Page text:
The first step of creating a wearable to support navigation without visuals was to decide on my idea. I decided on using radio communication between two microcontrollers to create a controller operated navigation system. One person is holding a microbit and the other person is wearing a microbit bracelet that is connected to two vibrating motors, one on the right side of the users wrist and one on the left side. When the button A is pressed on the first microcontroller, it sends a signal to the second microcontroller to display "left" and vibrator the left motor. The same happens for the right side when button B is pressed. Writing the code to get the microbits to radio communicate was quite difficult and took a lot of time but I was able to finally figure out how to get the code to do as I planned with the help of Mary West.
The second step was to start building the circuit. The last wearable project I did with vibrating motors did not work. Thanks to the knowledge of Mary West, I now realize the reason I couldn't get the motors to work the first time was because I needed a transistor between my microbit and the motor as the motor was short circuiting the microbit and will not work without a transistor. I found this out on Thursday of this week and ordered the parts I needed which unfortunately I was not able to get until Sunday. However, once I got ahold of the transistors I was able to build my circuit and get the motors to vibrate on command.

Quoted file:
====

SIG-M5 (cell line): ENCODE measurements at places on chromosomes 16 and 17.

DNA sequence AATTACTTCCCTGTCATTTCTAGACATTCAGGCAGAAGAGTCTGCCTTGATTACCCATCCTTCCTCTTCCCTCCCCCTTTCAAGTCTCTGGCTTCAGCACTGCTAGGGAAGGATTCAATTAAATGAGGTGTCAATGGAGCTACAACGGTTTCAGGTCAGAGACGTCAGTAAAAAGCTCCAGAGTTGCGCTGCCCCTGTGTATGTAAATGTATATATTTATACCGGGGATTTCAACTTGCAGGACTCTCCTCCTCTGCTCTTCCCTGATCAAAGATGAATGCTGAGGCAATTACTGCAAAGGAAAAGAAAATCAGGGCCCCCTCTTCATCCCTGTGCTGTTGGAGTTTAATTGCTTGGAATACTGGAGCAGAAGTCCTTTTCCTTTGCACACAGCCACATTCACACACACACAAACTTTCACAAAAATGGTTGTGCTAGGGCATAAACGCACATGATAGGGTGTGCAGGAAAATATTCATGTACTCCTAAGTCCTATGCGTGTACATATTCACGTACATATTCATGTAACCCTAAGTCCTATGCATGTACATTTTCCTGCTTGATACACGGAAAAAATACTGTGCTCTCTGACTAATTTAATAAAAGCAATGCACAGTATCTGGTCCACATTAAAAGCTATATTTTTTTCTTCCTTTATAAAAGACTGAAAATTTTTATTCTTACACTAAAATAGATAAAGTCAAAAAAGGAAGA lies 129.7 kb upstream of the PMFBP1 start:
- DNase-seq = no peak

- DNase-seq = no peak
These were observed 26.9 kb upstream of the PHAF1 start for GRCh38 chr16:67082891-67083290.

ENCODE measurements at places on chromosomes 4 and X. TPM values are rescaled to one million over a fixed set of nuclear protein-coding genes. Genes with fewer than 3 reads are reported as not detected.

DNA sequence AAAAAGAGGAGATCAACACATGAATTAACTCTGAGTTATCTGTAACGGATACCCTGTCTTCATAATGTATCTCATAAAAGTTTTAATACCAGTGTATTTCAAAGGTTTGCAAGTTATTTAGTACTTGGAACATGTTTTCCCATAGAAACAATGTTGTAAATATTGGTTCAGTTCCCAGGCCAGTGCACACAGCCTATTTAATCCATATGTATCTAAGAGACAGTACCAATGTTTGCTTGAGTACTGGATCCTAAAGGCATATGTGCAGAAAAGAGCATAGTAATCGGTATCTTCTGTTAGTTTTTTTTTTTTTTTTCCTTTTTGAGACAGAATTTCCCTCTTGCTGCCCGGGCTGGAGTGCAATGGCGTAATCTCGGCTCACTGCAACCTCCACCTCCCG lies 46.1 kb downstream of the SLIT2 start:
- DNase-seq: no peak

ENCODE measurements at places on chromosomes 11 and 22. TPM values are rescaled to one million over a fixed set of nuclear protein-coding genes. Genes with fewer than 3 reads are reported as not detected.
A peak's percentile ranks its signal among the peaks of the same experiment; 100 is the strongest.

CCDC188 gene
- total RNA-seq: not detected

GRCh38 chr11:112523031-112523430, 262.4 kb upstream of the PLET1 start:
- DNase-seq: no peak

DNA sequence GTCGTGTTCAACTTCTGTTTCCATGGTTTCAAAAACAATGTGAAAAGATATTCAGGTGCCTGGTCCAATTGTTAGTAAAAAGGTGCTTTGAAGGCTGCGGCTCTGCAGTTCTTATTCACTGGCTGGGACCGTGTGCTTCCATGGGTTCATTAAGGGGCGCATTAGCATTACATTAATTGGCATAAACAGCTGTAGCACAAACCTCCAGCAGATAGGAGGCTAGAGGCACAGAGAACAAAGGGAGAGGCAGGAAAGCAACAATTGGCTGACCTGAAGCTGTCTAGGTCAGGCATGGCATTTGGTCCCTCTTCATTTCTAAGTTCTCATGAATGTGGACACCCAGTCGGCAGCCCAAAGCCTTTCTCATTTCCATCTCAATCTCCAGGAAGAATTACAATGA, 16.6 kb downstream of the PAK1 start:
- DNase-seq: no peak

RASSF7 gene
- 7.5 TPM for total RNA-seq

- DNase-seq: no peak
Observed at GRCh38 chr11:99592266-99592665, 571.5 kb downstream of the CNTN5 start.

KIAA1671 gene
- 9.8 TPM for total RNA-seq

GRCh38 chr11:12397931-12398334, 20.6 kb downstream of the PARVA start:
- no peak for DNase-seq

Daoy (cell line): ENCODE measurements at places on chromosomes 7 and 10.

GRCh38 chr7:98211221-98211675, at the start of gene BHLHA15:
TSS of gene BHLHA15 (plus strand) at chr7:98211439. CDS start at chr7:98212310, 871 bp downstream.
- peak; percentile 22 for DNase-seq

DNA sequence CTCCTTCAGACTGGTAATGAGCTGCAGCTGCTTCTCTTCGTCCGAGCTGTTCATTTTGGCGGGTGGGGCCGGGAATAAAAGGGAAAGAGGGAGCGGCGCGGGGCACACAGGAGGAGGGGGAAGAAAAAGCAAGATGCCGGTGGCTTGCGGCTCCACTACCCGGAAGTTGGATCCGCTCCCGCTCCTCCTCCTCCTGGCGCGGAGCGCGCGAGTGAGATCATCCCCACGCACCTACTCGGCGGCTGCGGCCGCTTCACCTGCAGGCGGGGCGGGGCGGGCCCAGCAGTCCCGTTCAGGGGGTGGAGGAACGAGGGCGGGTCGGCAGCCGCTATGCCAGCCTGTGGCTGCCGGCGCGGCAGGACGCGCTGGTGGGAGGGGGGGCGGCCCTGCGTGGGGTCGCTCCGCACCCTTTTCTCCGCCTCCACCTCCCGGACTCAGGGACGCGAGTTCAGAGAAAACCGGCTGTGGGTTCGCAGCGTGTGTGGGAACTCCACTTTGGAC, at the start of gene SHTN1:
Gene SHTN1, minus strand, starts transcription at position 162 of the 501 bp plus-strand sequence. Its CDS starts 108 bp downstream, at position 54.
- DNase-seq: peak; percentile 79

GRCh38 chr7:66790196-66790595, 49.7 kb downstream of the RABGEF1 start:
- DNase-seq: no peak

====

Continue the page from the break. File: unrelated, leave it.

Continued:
After I got the circuit to work as I wanted in the breadboard, I worked on converting this circuit system to a wearble. Since I was only able to work on this on Sunday night and I do not have access to wire strippers or a soldering gun, I had to use electrical tape to hold my connections together. Since these connections aren't very secure being held together by only tape, my motors are a bit finicky. Other than the unstable connections, my wearable navigation guide worked as planned!
Welcome to my progress blog for my Wearable Technology course at the University of Colorado, Boulder. Enjoy watching my process as my ideas become a reality.